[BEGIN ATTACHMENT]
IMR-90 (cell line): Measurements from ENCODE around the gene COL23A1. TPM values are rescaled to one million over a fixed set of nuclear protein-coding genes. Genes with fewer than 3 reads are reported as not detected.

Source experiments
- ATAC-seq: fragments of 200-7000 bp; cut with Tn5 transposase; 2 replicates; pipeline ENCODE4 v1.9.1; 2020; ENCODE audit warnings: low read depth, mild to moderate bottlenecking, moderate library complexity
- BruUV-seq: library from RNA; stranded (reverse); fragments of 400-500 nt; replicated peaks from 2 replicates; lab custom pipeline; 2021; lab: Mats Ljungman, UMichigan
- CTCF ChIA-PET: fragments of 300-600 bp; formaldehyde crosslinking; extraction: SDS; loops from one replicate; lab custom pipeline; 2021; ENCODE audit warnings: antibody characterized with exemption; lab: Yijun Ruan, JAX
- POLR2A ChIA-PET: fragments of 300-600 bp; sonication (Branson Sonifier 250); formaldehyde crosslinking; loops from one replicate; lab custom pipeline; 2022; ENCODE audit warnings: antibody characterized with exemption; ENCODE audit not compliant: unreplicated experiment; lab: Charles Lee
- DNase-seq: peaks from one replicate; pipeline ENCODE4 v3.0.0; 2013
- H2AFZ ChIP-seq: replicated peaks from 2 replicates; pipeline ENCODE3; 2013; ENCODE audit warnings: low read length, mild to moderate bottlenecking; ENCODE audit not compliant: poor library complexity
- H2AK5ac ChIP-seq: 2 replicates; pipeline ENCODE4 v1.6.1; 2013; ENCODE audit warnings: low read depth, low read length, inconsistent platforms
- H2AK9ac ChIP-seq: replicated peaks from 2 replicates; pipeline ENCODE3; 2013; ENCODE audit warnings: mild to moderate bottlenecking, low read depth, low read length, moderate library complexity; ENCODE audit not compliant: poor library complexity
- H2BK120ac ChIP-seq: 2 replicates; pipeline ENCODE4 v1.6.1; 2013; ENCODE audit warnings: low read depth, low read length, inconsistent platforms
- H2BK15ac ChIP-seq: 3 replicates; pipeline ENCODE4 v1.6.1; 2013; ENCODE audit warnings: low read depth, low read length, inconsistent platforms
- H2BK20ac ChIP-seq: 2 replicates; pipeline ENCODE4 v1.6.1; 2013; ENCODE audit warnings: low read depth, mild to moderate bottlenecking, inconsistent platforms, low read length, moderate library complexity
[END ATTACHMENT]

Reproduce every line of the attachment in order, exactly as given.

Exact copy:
IMR-90 (cell line): Measurements from ENCODE around the gene COL23A1. TPM values are rescaled to one million over a fixed set of nuclear protein-coding genes. Genes with fewer than 3 reads are reported as not detected.

Source experiments
- ATAC-seq: fragments of 200-7000 bp; cut with Tn5 transposase; 2 replicates; pipeline ENCODE4 v1.9.1; 2020; ENCODE audit warnings: low read depth, mild to moderate bottlenecking, moderate library complexity
- BruUV-seq: library from RNA; stranded (reverse); fragments of 400-500 nt; replicated peaks from 2 replicates; lab custom pipeline; 2021; lab: Mats Ljungman, UMichigan
- CTCF ChIA-PET: fragments of 300-600 bp; formaldehyde crosslinking; extraction: SDS; loops from one replicate; lab custom pipeline; 2021; ENCODE audit warnings: antibody characterized with exemption; lab: Yijun Ruan, JAX
- POLR2A ChIA-PET: fragments of 300-600 bp; sonication (Branson Sonifier 250); formaldehyde crosslinking; loops from one replicate; lab custom pipeline; 2022; ENCODE audit warnings: antibody characterized with exemption; ENCODE audit not compliant: unreplicated experiment; lab: Charles Lee
- DNase-seq: peaks from one replicate; pipeline ENCODE4 v3.0.0; 2013
- H2AFZ ChIP-seq: replicated peaks from 2 replicates; pipeline ENCODE3; 2013; ENCODE audit warnings: low read length, mild to moderate bottlenecking; ENCODE audit not compliant: poor library complexity
- H2AK5ac ChIP-seq: 2 replicates; pipeline ENCODE4 v1.6.1; 2013; ENCODE audit warnings: low read depth, low read length, inconsistent platforms
- H2AK9ac ChIP-seq: replicated peaks from 2 replicates; pipeline ENCODE3; 2013; ENCODE audit warnings: mild to moderate bottlenecking, low read depth, low read length, moderate library complexity; ENCODE audit not compliant: poor library complexity
- H2BK120ac ChIP-seq: 2 replicates; pipeline ENCODE4 v1.6.1; 2013; ENCODE audit warnings: low read depth, low read length, inconsistent platforms
- H2BK15ac ChIP-seq: 3 replicates; pipeline ENCODE4 v1.6.1; 2013; ENCODE audit warnings: low read depth, low read length, inconsistent platforms
- H2BK20ac ChIP-seq: 2 replicates; pipeline ENCODE4 v1.6.1; 2013; ENCODE audit warnings: low read depth, mild to moderate bottlenecking, inconsistent platforms, low read length, moderate library complexity